supervisor to conduct a study of the cost of glue savings. My supervisor
(wisely) assigned the study to someone else in the group, knowing that I
would have walked before I wasted time on that. The executive director was
eventually promoted to "Vice President of Electronic Systems" at Western
Electric, possibly in recognition of his keen insight into the superiority
of micro-fiche over computers. With management like my director and
executive director, it's not too surprising that the original California
project folded.

On Sun, Mar 17, 2019 at 3:47 PM Arthur Krewat <krewat@kilonet.net> wrote:

> This kind of telephone history always get my "phreak" up ;)
>
>
> On 3/17/2019 2:52 PM, Ralph Corderoy wrote:
> > Hi Steve,
> >
> >> For a long time, California was viewed as hostile to phone companies,
> >> or at least AT&T, and I remember clearly people saying that Bell Labs
> >> would never have a location in CA as a result.
> > Here's what Larry Luckham told me in a private email that he's since
> > said could be copied to the list.
> >
> > Larry wrote:
> >> Of the thousands of web pages that I have posted the one of the Bell
> >> Labs photos is the one that generates a dozen queries a year.  Had no
> >> idea that would be the case when I posted it.  The photos are also the
> >> most ripped off and reposted of anything I've ever done.  But, to your
> >> points.
> >>
> >> The facility I set up in Oakland was temporary and for a specific
> >> experiment that ran for roughly 4 years.  You may recall that
> >> beginning in the mid 60's the Bell System was experiencing a huge and
> >> unpredicted demand for 411, information operator services.  The lead
> >> time to provide the trunking and other facilities for 411 operations
> >> was something like 25 years.  The public facing response was the "$55
> >> million dollar phone call" ad campaign intended to point customers
> >> back to printed directories.  The inward facing response was to figure
> >> out a way to handle each request for service faster so that the
> >> existing trunking and other facilities could meet the growing demand.
> >>
> >> At that time information operators relied on printed directories much
> >> the same as the customer's printed directory, except that theirs were
> >> loose leaf, reprinted monthly, and supplemented with a yellow daily
> >> addendum.  They were also printed in a larger format to make reading
> >> easier.  A division of the Labs called Business Information Systems
> >> Corp.  out of the Raritan River Center was tasked with the project and
> >> given a very short timeline.  A computer database and electronic
> >> display terminals driven by a very powerful search engine was the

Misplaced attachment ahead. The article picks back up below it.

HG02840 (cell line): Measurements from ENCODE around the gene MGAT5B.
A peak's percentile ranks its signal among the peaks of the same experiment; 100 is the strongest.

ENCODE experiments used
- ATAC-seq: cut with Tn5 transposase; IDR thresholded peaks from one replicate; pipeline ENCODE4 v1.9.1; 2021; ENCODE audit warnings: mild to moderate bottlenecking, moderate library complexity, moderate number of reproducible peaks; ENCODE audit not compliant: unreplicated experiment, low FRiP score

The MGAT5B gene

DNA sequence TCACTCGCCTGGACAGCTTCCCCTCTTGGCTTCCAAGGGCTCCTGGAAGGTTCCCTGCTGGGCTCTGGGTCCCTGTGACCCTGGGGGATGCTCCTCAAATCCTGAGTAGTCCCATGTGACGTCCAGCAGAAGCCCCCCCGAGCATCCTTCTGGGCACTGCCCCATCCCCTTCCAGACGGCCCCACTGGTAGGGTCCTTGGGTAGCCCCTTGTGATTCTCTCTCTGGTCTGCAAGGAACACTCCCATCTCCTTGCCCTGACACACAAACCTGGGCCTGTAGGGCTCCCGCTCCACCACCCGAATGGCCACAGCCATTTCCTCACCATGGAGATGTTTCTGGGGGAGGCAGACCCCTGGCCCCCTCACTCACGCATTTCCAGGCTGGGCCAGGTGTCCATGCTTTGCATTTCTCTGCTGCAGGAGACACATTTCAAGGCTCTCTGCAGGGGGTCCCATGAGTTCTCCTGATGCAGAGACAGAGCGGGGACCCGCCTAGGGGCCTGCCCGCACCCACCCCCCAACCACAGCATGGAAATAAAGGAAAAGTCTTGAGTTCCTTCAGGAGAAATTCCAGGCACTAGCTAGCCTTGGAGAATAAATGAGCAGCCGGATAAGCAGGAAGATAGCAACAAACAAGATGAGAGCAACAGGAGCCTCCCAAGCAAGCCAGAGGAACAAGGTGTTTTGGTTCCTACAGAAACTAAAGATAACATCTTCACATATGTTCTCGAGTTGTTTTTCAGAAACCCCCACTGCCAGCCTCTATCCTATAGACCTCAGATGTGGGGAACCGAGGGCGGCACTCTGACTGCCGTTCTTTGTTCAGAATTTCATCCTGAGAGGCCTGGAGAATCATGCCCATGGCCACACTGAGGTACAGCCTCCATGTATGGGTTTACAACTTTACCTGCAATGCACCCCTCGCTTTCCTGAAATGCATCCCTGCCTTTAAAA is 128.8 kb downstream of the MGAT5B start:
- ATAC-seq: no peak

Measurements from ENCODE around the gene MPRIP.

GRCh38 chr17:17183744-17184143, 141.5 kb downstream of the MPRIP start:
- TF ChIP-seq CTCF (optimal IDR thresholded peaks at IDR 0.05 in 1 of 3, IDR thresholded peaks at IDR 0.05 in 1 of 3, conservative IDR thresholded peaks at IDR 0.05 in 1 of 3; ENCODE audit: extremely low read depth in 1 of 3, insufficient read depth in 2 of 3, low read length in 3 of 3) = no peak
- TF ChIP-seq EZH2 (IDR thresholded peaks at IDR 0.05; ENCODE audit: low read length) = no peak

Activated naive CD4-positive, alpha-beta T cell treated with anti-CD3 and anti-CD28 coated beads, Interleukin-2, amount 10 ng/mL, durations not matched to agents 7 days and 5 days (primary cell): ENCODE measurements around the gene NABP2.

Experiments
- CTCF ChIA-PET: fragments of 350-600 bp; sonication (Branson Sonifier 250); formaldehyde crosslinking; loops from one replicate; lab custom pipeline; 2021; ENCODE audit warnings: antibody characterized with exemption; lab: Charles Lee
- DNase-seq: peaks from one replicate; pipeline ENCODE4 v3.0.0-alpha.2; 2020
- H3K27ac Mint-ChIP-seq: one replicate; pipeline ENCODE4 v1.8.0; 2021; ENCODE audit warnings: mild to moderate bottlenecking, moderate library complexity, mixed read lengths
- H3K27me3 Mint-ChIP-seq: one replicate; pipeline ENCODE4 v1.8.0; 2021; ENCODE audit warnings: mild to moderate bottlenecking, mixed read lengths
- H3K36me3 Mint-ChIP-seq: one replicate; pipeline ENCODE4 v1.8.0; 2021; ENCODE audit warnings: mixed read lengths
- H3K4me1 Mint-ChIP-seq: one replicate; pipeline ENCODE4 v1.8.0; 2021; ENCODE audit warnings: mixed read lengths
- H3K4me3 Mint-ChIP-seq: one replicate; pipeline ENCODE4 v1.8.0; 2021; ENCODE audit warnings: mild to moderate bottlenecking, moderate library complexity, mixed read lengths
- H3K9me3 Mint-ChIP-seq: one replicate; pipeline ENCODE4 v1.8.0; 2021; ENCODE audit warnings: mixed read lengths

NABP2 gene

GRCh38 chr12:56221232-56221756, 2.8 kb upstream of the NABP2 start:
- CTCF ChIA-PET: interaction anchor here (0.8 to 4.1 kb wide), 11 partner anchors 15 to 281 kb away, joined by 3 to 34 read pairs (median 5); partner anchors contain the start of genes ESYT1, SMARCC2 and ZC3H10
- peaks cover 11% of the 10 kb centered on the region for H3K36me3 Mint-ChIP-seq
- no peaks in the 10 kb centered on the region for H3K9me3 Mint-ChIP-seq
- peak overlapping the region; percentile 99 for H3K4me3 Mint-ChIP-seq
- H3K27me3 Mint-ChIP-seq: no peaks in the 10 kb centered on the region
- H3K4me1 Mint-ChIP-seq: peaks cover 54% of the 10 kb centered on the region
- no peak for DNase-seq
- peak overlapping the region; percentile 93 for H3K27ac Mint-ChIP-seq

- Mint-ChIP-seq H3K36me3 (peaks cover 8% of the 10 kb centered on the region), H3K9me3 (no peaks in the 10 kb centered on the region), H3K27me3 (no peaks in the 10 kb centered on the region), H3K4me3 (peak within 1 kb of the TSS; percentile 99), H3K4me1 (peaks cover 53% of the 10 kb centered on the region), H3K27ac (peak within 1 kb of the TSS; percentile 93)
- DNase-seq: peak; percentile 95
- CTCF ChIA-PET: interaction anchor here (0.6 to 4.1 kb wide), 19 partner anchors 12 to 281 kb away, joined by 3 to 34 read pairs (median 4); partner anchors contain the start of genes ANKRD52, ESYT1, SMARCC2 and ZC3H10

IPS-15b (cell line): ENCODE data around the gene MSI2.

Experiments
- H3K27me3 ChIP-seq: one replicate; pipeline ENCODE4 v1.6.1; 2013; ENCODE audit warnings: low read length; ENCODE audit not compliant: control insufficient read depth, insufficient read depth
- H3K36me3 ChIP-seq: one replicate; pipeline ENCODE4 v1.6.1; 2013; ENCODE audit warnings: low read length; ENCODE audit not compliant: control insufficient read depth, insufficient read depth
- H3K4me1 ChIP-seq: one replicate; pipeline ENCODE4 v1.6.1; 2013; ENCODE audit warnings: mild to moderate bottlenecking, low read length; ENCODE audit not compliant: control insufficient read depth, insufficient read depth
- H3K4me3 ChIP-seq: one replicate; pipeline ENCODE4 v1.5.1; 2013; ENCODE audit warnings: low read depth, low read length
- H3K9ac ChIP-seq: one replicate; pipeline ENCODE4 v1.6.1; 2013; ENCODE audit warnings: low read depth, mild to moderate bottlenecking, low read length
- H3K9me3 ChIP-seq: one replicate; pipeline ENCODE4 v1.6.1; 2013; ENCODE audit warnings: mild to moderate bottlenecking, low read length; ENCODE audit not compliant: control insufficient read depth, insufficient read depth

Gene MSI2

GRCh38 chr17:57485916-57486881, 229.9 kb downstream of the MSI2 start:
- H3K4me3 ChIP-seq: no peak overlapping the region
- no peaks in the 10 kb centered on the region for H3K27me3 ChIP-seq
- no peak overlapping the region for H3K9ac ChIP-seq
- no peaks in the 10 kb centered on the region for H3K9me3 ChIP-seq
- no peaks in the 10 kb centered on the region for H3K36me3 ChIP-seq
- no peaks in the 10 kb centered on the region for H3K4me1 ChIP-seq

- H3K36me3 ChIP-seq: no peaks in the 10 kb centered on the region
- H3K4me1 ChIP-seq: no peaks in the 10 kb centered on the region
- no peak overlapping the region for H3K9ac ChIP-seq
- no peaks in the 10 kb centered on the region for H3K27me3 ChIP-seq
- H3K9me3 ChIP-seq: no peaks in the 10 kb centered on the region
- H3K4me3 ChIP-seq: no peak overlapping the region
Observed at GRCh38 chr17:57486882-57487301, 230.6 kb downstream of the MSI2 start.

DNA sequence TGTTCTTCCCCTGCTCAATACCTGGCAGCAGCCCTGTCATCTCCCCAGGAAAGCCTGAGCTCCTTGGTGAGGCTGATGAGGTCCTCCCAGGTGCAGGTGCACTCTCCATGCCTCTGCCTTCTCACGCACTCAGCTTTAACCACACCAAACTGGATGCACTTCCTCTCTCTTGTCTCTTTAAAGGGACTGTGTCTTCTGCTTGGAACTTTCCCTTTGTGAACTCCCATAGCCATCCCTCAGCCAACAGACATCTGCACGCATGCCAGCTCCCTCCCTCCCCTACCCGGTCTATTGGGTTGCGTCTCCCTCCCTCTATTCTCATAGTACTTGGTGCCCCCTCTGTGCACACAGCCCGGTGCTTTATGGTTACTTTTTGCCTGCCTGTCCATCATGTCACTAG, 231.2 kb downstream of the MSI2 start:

> >> result.  Special operator terminals were designed and built by Western
> >> Electric.  The search engine was contracted out to Computer Corp. of
> >> America (CCA) which had been founded by some guys from Minsky's AI lab
> >> at MIT.  Then the idea was to try it out in a live environment.
> >> The San Francisco Bay Area was selected as reasonably representative
> >> and that's where I came in.  I was already managing the data center at
> >> the local Bell company, Pacific Telephone and Telegraph,
> >> San Francisco, so I was recruited to make it happen.  I built the
> >> mainframe data center, PT&T provided space in an information operating
> >> room a few blocks away and CCA came onsite to do the programming.
> >>
> >> The testing ran roughly 4 years.  I had moved on before it ended, but
> >> it was successful and was implanted, at least to some degree, but this
> >> shop was dismantled and everyone went home.  Then technology did what
> >> it always does, it ran over everything and changed the world.
> >> Along came the PC, the Internet, smart phones, etc.
> >>
> >> It's been a very long time and I'm sure I've forgotten, or
> >> misremembered stuff, but that's kind of what I remember.
> >> Hope it sheds some light.
>
>

[-- Attachment #2: Type: text/html, Size: 8933 bytes --]

^ permalink raw reply	[flat|nested] 17+ messages in thread

end of thread, back to index

Thread overview: 17+ messages (download: mbox.gz / follow: Atom feed)
-- links below jump to the message on this page --
2019-03-12 16:02 [TUHS] Bell Labs data center in 1969/70 Dan Cross
2019-03-12 17:14 ` Clem Cole
2019-03-12 17:17   ` Jon Steinhart
2019-03-12 17:29     ` Clem Cole
2019-03-12 17:31       ` Jon Steinhart
2019-03-12 17:42   ` Paul Winalski
2019-03-13  0:17   ` Greg 'groggy' Lehey
2019-03-13  1:37   ` Dave Horsfall
2019-03-13  8:41     ` Peter Jeremy
2019-03-14 22:12       ` Al Kossow
2019-03-13 13:25 Doug McIlroy
2019-03-14  8:10 ` Rob Pike
2019-03-15  4:03   ` Kevin Bowling
2019-03-16 21:30   ` Steve Johnson
2019-03-17 18:52     ` Ralph Corderoy
2019-03-17 19:39       ` Arthur Krewat
2019-03-18 15:04         ` John P. Linderman

The Unix Heritage Society mailing list

Archives are clonable: git clone --mirror http://inbox.vuxu.org/tuhs

Newsgroup available over NNTP:
	nntp://inbox.vuxu.org/vuxu.archive.tuhs


AGPL code for this site: git clone https://public-inbox.org/ public-inbox